The pattern looks more predictable through around next Tuesday. By that time we already have the negative NAO but also have a strong reverse (or negative) Pacific North American pattern (rPNA), characterized by a ridge over the eastern Pacific ocean and trough over the western U.S. (cold air) - which tends to build a ridge to the East Coast (warmer air).

While there still is quite a bit of spread in the lines on the right panel in the above image, the magnitude of the mean ridge (red area) over the Pacific and of the trough over the West indicates there is considerable agreement about these two critical components of the rPNA pattern. The same can be said about the negative NAO.

As we've discussed before, La Nina years like this one favor an rPNA pattern like the one shown above. That same article discussed the considerable impact of a negative NAO on the temperatures during a La Nina.

The rPNA and negative NAO will be battling for supremacy over our area for the next couple of weeks making longer range forecasts really tricky. How these two features wax or wane will have a significant influence on our weather.

Complicating the situation is that during fall, the PNA tends to have more of an impact on the weather over the U.S. than the NAO but as we head into December, the NAO's influence typically waxes. The southerly flow across our area and orange colors on the map above suggest that next Monday and Tuesday might give us well above normal temperatures unless there is cloud cover.

The forecast shift of the cold air east and the area of below normal heights (the blue area) eastward away from the west after Thanksgiving is predicated on the changes forecast to occur in the Pacific by both the GFS and ECMWF ensemble mean forecasts. Compare the position of the ridge/hill in the lines near Alaska (red area with the solid line) on the earlier 156 hr prediction to the two maps below showing the patterns on the evenings of Thanksgiving and Black Friday.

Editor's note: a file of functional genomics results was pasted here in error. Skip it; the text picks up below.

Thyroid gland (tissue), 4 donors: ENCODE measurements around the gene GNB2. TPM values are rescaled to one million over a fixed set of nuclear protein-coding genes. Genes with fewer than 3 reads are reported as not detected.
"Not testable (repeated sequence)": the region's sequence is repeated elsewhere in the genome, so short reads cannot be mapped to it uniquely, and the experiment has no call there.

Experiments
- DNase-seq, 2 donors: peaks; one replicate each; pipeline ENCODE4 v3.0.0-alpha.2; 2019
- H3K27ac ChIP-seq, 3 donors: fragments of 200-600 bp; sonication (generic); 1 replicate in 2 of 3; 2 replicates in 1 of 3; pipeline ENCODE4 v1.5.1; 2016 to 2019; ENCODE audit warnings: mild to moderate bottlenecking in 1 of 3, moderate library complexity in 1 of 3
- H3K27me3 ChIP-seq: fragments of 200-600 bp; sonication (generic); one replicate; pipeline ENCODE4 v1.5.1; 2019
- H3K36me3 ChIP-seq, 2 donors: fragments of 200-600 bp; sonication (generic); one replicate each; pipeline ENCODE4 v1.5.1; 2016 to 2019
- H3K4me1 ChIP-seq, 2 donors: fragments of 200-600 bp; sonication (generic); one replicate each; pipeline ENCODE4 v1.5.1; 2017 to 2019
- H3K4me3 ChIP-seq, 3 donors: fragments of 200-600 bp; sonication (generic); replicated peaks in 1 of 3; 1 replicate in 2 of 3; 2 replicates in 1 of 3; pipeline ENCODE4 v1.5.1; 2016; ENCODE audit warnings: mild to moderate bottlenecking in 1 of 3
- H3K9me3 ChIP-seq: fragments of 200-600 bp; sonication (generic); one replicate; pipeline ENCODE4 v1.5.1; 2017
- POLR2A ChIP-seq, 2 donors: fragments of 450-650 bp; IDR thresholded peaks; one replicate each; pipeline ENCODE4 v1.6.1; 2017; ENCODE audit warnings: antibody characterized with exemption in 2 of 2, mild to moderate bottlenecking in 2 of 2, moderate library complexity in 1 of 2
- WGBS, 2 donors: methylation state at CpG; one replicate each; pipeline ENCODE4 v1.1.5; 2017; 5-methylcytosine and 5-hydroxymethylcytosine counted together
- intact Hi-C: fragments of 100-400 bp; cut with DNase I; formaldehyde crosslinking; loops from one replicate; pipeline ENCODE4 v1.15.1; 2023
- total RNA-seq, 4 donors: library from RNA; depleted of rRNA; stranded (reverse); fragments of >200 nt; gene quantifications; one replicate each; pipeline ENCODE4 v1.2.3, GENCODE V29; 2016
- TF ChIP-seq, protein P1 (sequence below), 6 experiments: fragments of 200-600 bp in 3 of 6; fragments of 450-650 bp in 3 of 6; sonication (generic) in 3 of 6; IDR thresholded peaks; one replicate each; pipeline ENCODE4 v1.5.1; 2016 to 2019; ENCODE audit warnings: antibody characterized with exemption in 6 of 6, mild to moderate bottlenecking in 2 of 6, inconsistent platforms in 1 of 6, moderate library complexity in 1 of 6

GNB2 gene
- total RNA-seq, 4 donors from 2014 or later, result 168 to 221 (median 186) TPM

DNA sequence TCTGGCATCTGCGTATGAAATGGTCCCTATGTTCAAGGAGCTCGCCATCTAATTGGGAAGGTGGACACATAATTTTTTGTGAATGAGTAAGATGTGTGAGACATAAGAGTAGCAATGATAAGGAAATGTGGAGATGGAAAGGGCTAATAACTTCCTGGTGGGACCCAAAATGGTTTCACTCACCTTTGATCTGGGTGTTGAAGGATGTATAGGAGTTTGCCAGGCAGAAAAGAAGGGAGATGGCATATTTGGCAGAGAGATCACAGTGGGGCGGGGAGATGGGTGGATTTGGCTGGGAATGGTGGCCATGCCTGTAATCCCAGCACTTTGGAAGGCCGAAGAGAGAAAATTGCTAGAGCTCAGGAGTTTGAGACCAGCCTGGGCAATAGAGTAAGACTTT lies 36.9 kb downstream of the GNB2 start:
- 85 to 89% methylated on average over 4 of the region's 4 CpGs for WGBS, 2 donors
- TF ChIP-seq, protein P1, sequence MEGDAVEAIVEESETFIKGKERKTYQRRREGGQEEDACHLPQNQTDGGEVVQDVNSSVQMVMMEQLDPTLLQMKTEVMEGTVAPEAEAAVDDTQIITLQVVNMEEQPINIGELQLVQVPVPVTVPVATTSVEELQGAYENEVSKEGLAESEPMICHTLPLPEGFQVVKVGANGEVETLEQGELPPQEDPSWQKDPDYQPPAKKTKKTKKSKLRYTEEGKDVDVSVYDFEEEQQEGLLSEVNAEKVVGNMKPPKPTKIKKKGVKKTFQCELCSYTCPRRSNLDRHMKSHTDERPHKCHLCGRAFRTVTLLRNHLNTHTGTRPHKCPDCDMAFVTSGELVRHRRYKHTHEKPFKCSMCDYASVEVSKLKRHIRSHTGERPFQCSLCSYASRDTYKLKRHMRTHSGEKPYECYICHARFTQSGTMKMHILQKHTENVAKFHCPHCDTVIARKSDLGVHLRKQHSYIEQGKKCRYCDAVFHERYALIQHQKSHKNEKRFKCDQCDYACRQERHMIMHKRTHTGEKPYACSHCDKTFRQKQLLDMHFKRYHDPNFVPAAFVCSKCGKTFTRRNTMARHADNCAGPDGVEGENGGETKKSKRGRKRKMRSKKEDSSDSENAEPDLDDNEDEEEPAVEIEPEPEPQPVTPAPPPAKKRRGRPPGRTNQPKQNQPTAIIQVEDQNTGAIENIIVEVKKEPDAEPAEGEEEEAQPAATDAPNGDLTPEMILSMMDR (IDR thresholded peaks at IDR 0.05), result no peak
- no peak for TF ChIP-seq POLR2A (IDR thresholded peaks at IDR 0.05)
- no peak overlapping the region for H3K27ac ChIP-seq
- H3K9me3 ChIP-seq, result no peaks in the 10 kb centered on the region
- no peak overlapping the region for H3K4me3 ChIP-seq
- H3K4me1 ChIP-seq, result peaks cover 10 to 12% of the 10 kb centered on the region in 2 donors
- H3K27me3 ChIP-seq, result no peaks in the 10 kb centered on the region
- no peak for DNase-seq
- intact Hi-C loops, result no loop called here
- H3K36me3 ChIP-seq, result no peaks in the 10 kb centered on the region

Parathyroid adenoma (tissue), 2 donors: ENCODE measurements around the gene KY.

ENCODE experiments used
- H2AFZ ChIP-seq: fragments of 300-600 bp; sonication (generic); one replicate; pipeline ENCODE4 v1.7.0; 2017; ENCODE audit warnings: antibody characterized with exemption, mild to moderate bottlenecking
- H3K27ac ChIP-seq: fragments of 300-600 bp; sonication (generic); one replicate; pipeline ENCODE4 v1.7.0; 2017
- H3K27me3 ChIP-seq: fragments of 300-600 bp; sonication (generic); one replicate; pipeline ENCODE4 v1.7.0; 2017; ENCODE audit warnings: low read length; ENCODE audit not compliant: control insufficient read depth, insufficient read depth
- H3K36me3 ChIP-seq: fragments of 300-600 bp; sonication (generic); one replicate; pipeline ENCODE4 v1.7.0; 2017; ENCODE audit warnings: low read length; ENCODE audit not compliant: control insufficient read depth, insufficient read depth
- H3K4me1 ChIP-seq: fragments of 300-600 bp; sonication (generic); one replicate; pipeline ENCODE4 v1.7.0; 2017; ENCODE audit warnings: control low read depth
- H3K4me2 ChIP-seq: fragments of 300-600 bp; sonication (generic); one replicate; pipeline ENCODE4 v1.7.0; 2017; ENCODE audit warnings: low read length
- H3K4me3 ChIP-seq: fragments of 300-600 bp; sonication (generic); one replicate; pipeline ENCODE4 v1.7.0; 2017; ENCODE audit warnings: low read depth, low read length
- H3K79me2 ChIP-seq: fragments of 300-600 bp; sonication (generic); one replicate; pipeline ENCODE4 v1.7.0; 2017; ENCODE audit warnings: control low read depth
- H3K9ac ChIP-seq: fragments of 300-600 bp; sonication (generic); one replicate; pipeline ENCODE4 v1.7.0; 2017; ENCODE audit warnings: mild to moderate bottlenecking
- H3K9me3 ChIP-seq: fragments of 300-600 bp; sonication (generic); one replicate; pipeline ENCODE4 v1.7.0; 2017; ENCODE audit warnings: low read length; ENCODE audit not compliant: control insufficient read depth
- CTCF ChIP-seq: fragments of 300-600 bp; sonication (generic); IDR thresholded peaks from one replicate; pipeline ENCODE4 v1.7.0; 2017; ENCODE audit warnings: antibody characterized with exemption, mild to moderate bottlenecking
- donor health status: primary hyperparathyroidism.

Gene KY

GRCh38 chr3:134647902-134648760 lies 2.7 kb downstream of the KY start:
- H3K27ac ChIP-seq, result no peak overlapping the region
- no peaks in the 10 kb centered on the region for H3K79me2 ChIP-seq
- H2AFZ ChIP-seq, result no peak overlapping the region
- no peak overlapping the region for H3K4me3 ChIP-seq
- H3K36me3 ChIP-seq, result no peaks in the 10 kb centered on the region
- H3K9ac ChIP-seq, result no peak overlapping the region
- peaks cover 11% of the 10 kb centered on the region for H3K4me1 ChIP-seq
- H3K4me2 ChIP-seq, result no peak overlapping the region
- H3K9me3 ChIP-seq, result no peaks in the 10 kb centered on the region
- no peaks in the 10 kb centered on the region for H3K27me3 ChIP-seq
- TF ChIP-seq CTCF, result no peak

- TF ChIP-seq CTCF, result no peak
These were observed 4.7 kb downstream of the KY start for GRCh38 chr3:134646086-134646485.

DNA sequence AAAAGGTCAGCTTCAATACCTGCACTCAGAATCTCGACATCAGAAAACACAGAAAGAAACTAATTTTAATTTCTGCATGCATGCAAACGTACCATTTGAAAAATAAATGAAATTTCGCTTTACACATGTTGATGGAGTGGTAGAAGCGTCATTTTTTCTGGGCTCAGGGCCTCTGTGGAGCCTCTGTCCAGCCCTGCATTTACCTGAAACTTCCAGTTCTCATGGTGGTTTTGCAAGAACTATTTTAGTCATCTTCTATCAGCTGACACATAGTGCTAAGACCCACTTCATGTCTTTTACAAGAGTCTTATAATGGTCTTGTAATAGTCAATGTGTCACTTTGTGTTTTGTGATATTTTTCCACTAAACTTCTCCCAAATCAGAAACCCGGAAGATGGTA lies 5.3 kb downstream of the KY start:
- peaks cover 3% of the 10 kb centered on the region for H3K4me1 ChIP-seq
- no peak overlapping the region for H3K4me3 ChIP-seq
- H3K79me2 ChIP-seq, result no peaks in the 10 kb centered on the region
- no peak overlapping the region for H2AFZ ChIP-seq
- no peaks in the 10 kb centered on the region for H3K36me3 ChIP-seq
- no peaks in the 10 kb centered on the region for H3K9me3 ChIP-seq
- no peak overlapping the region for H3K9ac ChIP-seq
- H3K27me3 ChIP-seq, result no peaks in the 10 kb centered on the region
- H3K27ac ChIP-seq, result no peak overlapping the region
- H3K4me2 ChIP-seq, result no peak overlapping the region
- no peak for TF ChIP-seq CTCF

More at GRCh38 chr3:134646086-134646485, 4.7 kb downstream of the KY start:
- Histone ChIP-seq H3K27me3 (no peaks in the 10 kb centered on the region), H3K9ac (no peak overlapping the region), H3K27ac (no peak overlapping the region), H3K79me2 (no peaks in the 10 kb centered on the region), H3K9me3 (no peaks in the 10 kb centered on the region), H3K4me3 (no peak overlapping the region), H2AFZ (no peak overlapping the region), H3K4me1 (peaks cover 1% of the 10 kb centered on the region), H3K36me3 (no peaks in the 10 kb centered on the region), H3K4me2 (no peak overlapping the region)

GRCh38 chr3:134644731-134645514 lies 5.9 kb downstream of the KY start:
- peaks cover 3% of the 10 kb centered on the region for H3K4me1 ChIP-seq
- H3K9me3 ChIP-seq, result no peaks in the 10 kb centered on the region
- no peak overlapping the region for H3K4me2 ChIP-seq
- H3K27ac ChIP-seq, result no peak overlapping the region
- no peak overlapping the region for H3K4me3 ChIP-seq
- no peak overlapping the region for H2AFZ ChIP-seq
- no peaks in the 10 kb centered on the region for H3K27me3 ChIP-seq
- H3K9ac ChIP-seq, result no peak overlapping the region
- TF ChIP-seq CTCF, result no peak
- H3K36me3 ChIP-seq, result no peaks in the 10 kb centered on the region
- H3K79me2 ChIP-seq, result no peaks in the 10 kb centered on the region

112510-112610-patterns.jpg
Ridge-trough patterns on the evenings of Thanksgiving and Black Friday. These images show a trough setting up in the East bringing cold air south towards the D.C. area.

Note that the ridge near and just south of Alaska is replaced by a trough (the dashed line). The strongest ridging (red area) develops farther west in the Pacific which forces changes to the pattern further east. The new trough (dashed line) just south of Alaska helps promote the development of another ridge or bump near the West Coast which in the models forces the blue area eastward as shown on the 216 and 240 hour forecast. This weak ridge near the West Coast helps force the cold air east.

If the strongest ridging in the Pacific does not shift westward as much as currently forecast by the various models, then the pattern over the U.S. may be slower to change than shown on any of the models.

Last night's runs of both the ECMWF and GFS were a little slower with the transition than on the previous day but both eventually bring the pattern change.

My guess is (and it's certainly not much more than a guess) is that the changes in the Pacific will occur enough to force changes over the U.S. leaving the mid-Atlantic states in a battle ground for how far south the colder than normal temperatures reach after Thanksgiving. Right now both model ensemble mean products are calling for below normal temperatures across our area. The individual ensemble members continue to show considerable spread suggesting there is little that can be said about any potential storms.

By Wes Junker  | November 17, 2010; 12:50 PM ET
Categories:  Latest, Winter Storms  
Save & Share:  Send E-mail   Facebook   Twitter   Digg   Yahoo Buzz   Del.icio.us   StumbleUpon   Technorati   Google Buzz   Previous: Fierce midnight storms of Nov. 17: what happened?